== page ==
Lastly, get your kitten acclimated to nail trimming early on. It may be easiest to have the kitten on your lap facing away from you. By applying gentle pressure to the upper pad area of the paw, the nails can be more easily extended. If you have an especially nervous kitten, it may be necessary to get them comfortable with the clippers and the sound they make. You can do this by holding your cat on your lap and clipping uncooked spaghetti. Each time you do this, give them a treat. It may be necessary to start out cutting a single nail per day as your kitten builds tolerance.
It’s only necessary to trim the sharp tips of the nail. Be careful to avoid the “quick,” the blood vessel running through the center of the nail. If the nail clipper makes accidental contact with the quick, apply styptic powder to help stop the bleeding.
How to Care for a Newborn Kitten
Kittens will ideally remain with their mother through beyond the newborn stage (from 0-4 weeks of age, though 7-8 weeks is preferred.) In these cases, there is little that needs to be done other than providing a warm, clean and safe environment for the mother to nurse her young. Coupled with veterinarian care, a healthy mother cat usually provides enough nurturing to ensure proper kitten development. If you’re caring for a kitten that’s been separated from its mother, or whose mother is unable to carry out maternal duties, three very important factors become paramount: vet consultation, regular nutrition and regulating body temperature. Your vet can advise you on how to establish a feeding schedule, as well as how to best regulate a kitten’s body temperature. An adequate nutrition plan typically involves bottle feeding every 2-4 hours.
How to Care for a 4-Week-Old Kitten
At around 4 weeks old, kittens start the weaning process from the bottle or their mother’s milk to solid food. It’s important to be patient with yourself and the kitten. Veterinarian Lacie Lee recommends encouraging the kitten to eat from a shallow, wide mouth dish by nudging their muzzle or dipping a paw in. She encourages offering the bottle after feeding time as a reward and to reduce frustration. Also at around 4 weeks, kittens develop their needs for socialization as well as their prey drive. It’s important to encourage play, such as “hunting” a mouse toy or a wand toy.
How to Care for a 6-8-Week-Old Kitten
Monitoring your kitten’s nutritional intake is very important at this point. This is when they will grow baby teeth, which can deter the mother cat from nursing. Transition away from milk or formula to a high quality, protein-rich diet that provides the kitten with adequate nutrition for growth. Monitor their weight gain and physical development according to your vet professional’s guidance.
Careful observation of your brave kitten is increasingly important as the feline’s confidence and curiosity builds over time. Your adventurous kitten will start to get more energy and explore its surroundings. A kitten can find itself in precarious situations and in potentially hazardous areas of the home if left unattended.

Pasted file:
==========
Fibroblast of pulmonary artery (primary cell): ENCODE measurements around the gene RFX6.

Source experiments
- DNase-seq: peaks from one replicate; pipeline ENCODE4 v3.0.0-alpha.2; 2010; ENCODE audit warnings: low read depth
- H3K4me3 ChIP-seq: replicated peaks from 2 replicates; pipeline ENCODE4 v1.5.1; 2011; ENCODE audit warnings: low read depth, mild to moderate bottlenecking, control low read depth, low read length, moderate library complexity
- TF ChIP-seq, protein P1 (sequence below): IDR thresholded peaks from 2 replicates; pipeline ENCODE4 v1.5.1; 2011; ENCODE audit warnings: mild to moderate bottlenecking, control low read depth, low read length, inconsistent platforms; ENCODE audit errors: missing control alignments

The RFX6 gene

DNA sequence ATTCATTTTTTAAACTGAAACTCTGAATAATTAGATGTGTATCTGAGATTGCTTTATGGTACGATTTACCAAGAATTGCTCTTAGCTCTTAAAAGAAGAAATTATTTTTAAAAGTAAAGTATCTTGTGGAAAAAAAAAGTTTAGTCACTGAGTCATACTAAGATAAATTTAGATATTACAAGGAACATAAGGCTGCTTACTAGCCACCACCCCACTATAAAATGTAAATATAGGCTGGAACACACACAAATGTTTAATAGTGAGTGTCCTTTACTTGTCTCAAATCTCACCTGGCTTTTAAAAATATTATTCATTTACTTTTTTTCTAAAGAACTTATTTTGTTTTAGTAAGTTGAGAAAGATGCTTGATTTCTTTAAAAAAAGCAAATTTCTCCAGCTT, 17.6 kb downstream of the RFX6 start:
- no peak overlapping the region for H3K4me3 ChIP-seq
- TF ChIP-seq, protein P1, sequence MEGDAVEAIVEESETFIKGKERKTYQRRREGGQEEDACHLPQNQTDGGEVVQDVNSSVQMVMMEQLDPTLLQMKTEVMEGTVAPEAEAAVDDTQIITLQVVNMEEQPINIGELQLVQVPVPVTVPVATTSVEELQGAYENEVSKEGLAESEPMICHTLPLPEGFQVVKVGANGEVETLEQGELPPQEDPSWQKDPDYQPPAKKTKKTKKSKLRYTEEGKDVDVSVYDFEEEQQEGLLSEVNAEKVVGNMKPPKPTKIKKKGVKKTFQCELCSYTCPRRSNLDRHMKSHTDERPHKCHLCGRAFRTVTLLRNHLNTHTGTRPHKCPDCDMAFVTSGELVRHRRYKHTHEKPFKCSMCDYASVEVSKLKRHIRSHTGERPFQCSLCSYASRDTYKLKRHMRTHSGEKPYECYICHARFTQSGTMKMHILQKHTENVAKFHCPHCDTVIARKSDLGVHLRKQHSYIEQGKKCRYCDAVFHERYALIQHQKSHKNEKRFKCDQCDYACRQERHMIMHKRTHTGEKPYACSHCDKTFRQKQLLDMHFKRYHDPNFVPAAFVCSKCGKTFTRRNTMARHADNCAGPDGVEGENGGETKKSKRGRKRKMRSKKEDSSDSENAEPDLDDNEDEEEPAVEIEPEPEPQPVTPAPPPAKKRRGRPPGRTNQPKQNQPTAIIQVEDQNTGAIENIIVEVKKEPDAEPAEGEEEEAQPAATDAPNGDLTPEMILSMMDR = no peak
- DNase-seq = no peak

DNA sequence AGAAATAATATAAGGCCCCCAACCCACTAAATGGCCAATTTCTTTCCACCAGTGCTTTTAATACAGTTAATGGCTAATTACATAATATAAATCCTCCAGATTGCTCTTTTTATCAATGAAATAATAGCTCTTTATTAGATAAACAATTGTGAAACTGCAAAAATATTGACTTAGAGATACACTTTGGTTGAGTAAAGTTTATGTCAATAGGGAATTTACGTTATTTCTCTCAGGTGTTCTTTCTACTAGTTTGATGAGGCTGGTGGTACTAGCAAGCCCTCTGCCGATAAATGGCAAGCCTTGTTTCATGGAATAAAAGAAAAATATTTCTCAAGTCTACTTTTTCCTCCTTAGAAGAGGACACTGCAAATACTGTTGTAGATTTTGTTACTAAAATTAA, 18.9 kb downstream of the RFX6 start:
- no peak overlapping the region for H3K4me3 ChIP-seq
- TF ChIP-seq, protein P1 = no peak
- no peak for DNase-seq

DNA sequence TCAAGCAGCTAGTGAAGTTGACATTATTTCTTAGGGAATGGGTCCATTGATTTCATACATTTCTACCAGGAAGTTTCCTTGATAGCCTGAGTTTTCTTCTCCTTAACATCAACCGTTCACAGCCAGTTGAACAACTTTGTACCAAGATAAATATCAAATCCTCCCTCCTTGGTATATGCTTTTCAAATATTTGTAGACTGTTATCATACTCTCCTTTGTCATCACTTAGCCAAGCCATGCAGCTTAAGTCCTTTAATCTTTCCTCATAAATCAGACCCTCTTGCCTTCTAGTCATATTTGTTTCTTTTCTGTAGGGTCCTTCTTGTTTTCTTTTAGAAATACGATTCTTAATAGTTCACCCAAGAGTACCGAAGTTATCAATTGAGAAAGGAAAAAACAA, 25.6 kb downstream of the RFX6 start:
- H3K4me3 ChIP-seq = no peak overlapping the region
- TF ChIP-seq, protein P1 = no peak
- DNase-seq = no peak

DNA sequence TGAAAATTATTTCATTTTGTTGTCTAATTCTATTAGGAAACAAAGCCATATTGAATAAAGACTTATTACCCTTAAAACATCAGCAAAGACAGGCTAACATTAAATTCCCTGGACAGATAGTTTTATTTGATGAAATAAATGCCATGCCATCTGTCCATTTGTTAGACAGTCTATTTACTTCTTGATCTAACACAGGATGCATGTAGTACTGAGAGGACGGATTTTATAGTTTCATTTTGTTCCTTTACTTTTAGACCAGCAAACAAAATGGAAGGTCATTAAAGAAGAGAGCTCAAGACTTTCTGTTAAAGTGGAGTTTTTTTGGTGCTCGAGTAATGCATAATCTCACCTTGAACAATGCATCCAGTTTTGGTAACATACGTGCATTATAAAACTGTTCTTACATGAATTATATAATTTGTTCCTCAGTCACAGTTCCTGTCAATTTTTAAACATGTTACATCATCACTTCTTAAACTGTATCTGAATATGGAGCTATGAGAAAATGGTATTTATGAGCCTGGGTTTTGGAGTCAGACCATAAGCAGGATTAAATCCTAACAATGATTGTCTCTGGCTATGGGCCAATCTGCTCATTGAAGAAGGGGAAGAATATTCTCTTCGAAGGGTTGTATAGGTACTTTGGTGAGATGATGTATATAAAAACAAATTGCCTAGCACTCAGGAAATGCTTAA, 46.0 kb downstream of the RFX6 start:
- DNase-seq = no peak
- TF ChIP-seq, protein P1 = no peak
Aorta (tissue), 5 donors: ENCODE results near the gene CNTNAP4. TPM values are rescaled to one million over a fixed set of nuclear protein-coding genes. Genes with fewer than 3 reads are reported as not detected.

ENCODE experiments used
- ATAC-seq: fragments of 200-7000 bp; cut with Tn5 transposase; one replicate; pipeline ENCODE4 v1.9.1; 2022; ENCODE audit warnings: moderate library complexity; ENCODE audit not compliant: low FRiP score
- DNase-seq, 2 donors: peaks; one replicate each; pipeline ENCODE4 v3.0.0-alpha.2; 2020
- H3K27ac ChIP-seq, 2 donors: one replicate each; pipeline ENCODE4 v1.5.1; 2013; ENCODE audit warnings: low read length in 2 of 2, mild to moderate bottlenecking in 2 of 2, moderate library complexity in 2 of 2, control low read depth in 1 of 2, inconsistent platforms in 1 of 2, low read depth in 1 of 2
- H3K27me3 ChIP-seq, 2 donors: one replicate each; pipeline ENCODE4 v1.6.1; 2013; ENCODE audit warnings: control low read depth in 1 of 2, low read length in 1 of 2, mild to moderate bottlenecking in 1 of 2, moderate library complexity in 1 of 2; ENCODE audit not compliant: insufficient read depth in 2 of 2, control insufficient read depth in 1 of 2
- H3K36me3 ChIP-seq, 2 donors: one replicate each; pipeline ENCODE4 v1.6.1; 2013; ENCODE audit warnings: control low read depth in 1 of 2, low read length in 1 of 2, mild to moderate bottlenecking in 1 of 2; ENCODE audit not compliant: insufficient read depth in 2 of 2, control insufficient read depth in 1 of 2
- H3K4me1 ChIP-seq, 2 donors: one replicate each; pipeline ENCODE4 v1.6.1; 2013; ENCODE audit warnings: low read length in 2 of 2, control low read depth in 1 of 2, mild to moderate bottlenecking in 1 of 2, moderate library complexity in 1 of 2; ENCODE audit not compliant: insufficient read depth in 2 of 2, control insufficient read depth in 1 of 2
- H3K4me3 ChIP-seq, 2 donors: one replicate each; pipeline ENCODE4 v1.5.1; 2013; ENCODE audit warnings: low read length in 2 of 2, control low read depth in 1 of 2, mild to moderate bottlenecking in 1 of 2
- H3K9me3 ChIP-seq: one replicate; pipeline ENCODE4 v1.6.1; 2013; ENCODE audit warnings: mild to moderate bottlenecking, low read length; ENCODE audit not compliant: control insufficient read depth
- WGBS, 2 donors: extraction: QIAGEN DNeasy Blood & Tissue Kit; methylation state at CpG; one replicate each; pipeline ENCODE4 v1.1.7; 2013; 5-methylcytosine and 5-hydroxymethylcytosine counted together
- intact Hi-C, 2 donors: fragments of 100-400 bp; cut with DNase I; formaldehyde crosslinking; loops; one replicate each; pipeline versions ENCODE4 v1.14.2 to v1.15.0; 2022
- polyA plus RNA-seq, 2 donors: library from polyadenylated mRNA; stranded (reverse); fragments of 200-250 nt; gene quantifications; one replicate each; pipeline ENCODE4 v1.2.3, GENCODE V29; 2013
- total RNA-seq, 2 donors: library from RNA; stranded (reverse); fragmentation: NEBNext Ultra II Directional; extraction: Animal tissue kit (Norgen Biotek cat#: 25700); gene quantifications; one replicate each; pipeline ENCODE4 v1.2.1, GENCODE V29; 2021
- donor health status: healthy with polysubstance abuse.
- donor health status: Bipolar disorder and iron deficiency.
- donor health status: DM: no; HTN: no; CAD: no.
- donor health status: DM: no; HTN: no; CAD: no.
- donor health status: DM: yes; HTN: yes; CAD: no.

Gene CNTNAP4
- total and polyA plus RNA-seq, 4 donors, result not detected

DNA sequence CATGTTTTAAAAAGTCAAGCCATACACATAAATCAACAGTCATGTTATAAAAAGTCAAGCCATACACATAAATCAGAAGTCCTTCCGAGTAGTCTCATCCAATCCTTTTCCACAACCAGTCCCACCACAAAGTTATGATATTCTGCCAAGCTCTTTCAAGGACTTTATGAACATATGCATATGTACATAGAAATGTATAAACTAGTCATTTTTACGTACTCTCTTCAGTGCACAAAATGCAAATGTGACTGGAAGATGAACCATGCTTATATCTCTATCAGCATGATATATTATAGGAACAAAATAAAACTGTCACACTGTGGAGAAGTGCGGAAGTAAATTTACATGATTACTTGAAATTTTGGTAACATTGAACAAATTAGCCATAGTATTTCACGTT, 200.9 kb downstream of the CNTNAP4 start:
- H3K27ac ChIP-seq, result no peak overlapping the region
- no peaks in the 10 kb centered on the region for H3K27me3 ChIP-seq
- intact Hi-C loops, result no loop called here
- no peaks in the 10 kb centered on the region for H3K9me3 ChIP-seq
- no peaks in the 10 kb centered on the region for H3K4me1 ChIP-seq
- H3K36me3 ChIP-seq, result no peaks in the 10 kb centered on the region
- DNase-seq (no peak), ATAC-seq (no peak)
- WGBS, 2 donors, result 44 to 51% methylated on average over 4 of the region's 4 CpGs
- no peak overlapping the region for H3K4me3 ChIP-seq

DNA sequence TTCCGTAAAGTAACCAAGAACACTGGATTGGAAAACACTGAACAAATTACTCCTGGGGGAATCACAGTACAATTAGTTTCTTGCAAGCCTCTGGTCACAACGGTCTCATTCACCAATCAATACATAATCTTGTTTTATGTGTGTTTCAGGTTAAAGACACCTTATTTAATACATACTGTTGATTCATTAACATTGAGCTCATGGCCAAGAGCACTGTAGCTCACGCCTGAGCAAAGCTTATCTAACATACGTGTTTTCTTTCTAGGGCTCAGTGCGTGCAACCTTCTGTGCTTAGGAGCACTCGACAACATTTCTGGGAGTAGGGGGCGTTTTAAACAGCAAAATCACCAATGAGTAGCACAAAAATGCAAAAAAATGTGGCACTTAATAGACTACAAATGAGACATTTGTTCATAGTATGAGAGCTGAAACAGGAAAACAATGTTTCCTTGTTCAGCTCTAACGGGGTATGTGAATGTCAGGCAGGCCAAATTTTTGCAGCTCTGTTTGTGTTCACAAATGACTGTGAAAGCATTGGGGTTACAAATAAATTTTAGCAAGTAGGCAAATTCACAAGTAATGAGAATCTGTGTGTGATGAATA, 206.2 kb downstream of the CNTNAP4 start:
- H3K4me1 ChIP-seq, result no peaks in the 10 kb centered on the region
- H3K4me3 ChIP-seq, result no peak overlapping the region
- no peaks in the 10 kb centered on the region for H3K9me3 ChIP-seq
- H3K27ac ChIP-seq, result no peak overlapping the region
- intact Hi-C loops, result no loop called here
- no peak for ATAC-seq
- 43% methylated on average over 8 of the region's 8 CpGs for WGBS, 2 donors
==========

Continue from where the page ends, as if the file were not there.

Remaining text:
How to Care for Your Kitten After 8 Weeks
In addition to rapid growth, kittens develop coordination around 8 weeks old. This allows a kitten to explore areas of the home once thought unreachable, like couches and counters. This is also the time that kittens grow independence and an affinity for adventure. A kitten’s higher energy levels at this age coupled with growing confidence make this a great time to integrate play into their routines. Intellectually stimulating games or activities can help redirect a kitten’s natural sense of mischief. Try capitalizing on your kitten’s hunting instincts with toys that simulate a cat’s natural prey.
FAQs About Kitten Care
Filled with excitement for the arrival of your new feline, you may find yourself with a couple of questions about how to best take care of your kitten. Here are a few common questions new pet owners have.
Q: How many times a day should I feed my kitten?
A: Kittens often thrive on three to five smaller meals a day. The amount will differ depending on their size, age and underlying health. The most important thing to remember when feeding a kitten is ensuring an adequate amount of nutrition. Since their stomachs and GI tracts are smaller than those of adult cats, kittens will generally do better with more frequent, smaller meals throughout the day. As they get older, they can eat two portions a day (meal feeding) or graze throughout the day (free-feeding).
Q: What’s better for a kitten, wet or dry food?
A: With their lower thirst drives, cats are notorious for their predisposition to dehydration. This can lead to long-term urinary and kidney health issue. It’s important to monitor a cat’s hydration levels throughout its whole life. In addition to always providing access to clean drinking water, boosting a cats’ moisture intake with moisture-rich wet foods can help to supplement their hydration. Wet food contains between 75% and 82% moisture compared to 10% to 12% for dry food. Higher-quality shredded cat foods are at the higher end of the moisture levels. Whatever the method, make sure your developing feline is receiving a complete and balanced diet for their life stage.
Q: What should I feed my kitten?
A: Just as you want the highest quality food for you family, you will want the same for your kitten. Look for a food that meets the Association of American Feed Control Officials’ (AAFCO) criteria for “growth” or “all life stages.” It can be overwhelming to find the right food, but reading and understanding cat food labels can help.
Foods with this label will be ideal for kittens to get their required nutrition.
Q: What to do if my kitten is not going to the bathroom regularly?
A: Young kittens may need manual assistance to go to the bathroom.
At RAWZ, our dry and wet minimally processed natural cat foods are optimal for fuzzy friends of all ages. All of our cat food recipes are meal-free, high in protein and tasty to help keep your beloved pet healthy.
Here are a few additional blog posts to help you care for your kitten at all stages of life: